Summary: Not everything that happens to us is always good, but if we love God and are obedient to His purpose for our lives, eventually He works out everything in our lives for His glory and for our good.


--Romans 8:28-30

During my quiet time a few days ago God revealed to me that I had never preached on Romans 8:28, my favorite verse of Scripture: “And we know that in all things God works for the good of those who love Him, who have been called according to His purpose.” That became my favorite verse on March 12, 1965, at the age of seventeen. My pastor The Rev. Eugene Black presented me with the book YOUTH SEEKS A MASTER by Louis H. Evans from the Methodist Men of my home Church Marion Aldersgate Methodist. He inscribed this verse on the presentation page.

What led to this special gift, specifically the gift of the Scriptural promise more than Evans’ book? It all stems from the event that happened to four of my friends, one of their Mothers, and me on the evening of Saturday, February 27, 1965. All these friends were Southern Baptists, but we were all part of Christian organizations in Marion High School including the Bible Club. At least two of them had felt God’s call to enter full time Christian Service.

Before my freshman year in high school I began hearing God’s call on my life as well. Back then we didn’t call it “The Call to Ministry.” It was “The Call to Preach,” the last thing in the world I wanted to do although I wanted to be a good Christian that always had the assurance I would go to heaven. God and I had battled over His Call on my life for two-and-one-half years. I wanted instead to be a music teacher and had actually made the decision to major in music about two months before graduating from the eighth grade, but three months later the Holy Spirit began to reveal He had other plans for me. I did not want to listen to Him and continued to plead and argue like Moses at the burning bush, “O Lord, please send someone else to do it” (Exodus 4:13). In my heart I knew beyond all doubt that I would never have peace with God until I had fully surrendered to His plan for my life.

My friends and I were in our upcoming production of SOUTH PACIFIC, we were going to our arch rival Herrin High School’s production of L’il Abner, a drive of less than nine miles. As we reached the outskirts of Herrin, the driver of the car approaching us lost control, skidded into our lane, and hit us head-on. Seat belts were not standard equipment in 1965. I was seated behind my friend Alan, the driver; his girl friend and Mother were in the front seat with him. Had Alan’s Mom not been with us, I am positive I would have been in her seat. She never regained consciousness.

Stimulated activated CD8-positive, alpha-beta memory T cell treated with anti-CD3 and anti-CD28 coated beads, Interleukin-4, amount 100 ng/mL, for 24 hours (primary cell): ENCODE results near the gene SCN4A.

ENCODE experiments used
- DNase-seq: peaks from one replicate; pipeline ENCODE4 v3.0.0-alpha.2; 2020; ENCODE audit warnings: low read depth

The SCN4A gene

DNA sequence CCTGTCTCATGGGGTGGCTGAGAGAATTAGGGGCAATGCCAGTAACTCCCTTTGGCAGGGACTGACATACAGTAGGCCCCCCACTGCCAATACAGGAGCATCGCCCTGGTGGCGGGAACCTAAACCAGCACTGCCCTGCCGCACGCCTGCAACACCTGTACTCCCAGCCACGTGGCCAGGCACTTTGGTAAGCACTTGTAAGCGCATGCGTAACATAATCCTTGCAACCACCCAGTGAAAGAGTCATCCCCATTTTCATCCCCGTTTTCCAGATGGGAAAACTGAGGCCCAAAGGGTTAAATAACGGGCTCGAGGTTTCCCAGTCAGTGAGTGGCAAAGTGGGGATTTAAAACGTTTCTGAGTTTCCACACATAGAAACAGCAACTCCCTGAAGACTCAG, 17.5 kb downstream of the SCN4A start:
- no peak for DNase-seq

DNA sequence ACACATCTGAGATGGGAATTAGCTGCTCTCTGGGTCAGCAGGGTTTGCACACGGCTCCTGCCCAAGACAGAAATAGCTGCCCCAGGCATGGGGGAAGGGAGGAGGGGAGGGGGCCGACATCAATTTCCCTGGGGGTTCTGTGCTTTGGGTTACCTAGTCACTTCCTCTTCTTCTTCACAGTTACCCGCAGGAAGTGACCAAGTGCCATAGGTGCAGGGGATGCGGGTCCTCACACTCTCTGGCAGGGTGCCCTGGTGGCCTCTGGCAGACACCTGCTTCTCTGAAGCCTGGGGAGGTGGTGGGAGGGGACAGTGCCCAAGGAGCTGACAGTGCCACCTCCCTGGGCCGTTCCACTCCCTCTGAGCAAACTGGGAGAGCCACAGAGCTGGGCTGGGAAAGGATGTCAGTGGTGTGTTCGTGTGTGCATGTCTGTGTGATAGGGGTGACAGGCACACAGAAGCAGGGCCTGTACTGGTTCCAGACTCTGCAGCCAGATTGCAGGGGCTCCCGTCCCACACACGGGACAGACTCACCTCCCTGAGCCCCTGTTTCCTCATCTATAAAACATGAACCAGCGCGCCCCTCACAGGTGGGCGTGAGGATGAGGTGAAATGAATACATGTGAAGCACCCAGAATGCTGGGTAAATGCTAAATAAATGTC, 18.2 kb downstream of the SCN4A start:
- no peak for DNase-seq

Because I grabbed the front seat to brace myself for the impact, my right wrist was severely broken; the doctors told my Dad it was like hamburger. I also had a badly broken nose. Alan’s Mom, a dedicated Christian and long time Sunday School teacher at Marion First Baptist Church, was ready to meet Jesus. Because of my wrestling with Him for some 30 plus months over my call to preach, I was not absolutely certain I was. At that moment I said, “Lord, if you will only get me out of this mess, I’ll do what you want me to do.”

It was under these circumstances that Gene Black called my attention to Romans 8:28. For awhile following the accident I believed I had been predestined to be in that collision in order for God to call me to my senses. Soon, however, I read a testimony, I don’t remember where, that affirmed the truth that indeed, “. . .We know that in all things God works for the good of those who love Him, who have been called according to His purpose.” It said something like this, “So often when something bad happens to us we say, ‘This is God’s will, when actually it is only human circumstances.” Not everything that happens to us as Christians is good, but God has an uncanny way of taking those bad situations, hardships, heartaches, hurts, illnesses, sorrows, disappointments, and pain and turning them into something good for His glory and our growth in Christian maturity.

This is not a new Christian principle. It finds expression in the Old Testament in the Life of Joseph, Jacob’s favorite son to whom he gave The Amazing Technicolor Dream Coat. Joseph was seventeen when his brothers sold him into Egyptian slavery. It wasn’t until he was about thirty that he was elevated to the position of Pharaoh’s Prime Minister. He was wrongfully incarcerated in prison much of that time, perhaps as long as eleven years.

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